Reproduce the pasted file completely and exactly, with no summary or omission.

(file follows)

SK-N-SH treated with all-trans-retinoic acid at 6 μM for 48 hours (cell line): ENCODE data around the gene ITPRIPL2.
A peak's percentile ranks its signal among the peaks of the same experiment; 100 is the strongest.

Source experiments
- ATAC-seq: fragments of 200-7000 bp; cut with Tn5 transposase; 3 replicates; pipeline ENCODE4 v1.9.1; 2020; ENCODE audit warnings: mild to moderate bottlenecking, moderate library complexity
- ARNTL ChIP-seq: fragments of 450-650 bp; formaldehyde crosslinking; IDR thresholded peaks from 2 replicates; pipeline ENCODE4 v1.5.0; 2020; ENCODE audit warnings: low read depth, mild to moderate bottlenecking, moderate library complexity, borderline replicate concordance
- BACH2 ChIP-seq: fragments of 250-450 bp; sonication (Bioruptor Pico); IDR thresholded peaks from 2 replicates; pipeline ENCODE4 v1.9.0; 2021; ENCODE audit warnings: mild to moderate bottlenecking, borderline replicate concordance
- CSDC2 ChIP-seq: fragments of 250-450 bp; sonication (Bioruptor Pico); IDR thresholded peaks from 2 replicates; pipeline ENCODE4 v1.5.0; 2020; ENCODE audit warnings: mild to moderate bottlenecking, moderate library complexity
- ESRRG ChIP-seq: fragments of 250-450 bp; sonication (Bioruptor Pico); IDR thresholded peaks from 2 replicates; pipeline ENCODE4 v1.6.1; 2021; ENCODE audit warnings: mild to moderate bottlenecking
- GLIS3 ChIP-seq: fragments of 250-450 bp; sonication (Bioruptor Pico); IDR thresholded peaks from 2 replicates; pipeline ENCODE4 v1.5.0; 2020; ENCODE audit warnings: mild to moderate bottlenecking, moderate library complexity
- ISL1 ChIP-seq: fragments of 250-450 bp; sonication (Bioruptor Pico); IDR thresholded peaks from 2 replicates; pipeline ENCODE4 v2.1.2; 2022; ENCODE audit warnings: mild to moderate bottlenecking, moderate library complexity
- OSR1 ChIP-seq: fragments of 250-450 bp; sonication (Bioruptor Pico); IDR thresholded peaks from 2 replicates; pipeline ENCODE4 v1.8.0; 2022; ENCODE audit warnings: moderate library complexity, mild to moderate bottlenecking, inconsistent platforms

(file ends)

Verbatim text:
SK-N-SH treated with all-trans-retinoic acid at 6 μM for 48 hours (cell line): ENCODE data around the gene ITPRIPL2.
A peak's percentile ranks its signal among the peaks of the same experiment; 100 is the strongest.

Source experiments
- ATAC-seq: fragments of 200-7000 bp; cut with Tn5 transposase; 3 replicates; pipeline ENCODE4 v1.9.1; 2020; ENCODE audit warnings: mild to moderate bottlenecking, moderate library complexity
- ARNTL ChIP-seq: fragments of 450-650 bp; formaldehyde crosslinking; IDR thresholded peaks from 2 replicates; pipeline ENCODE4 v1.5.0; 2020; ENCODE audit warnings: low read depth, mild to moderate bottlenecking, moderate library complexity, borderline replicate concordance
- BACH2 ChIP-seq: fragments of 250-450 bp; sonication (Bioruptor Pico); IDR thresholded peaks from 2 replicates; pipeline ENCODE4 v1.9.0; 2021; ENCODE audit warnings: mild to moderate bottlenecking, borderline replicate concordance
- CSDC2 ChIP-seq: fragments of 250-450 bp; sonication (Bioruptor Pico); IDR thresholded peaks from 2 replicates; pipeline ENCODE4 v1.5.0; 2020; ENCODE audit warnings: mild to moderate bottlenecking, moderate library complexity
- ESRRG ChIP-seq: fragments of 250-450 bp; sonication (Bioruptor Pico); IDR thresholded peaks from 2 replicates; pipeline ENCODE4 v1.6.1; 2021; ENCODE audit warnings: mild to moderate bottlenecking
- GLIS3 ChIP-seq: fragments of 250-450 bp; sonication (Bioruptor Pico); IDR thresholded peaks from 2 replicates; pipeline ENCODE4 v1.5.0; 2020; ENCODE audit warnings: mild to moderate bottlenecking, moderate library complexity
- ISL1 ChIP-seq: fragments of 250-450 bp; sonication (Bioruptor Pico); IDR thresholded peaks from 2 replicates; pipeline ENCODE4 v2.1.2; 2022; ENCODE audit warnings: mild to moderate bottlenecking, moderate library complexity
- OSR1 ChIP-seq: fragments of 250-450 bp; sonication (Bioruptor Pico); IDR thresholded peaks from 2 replicates; pipeline ENCODE4 v1.8.0; 2022; ENCODE audit warnings: moderate library complexity, mild to moderate bottlenecking, inconsistent platforms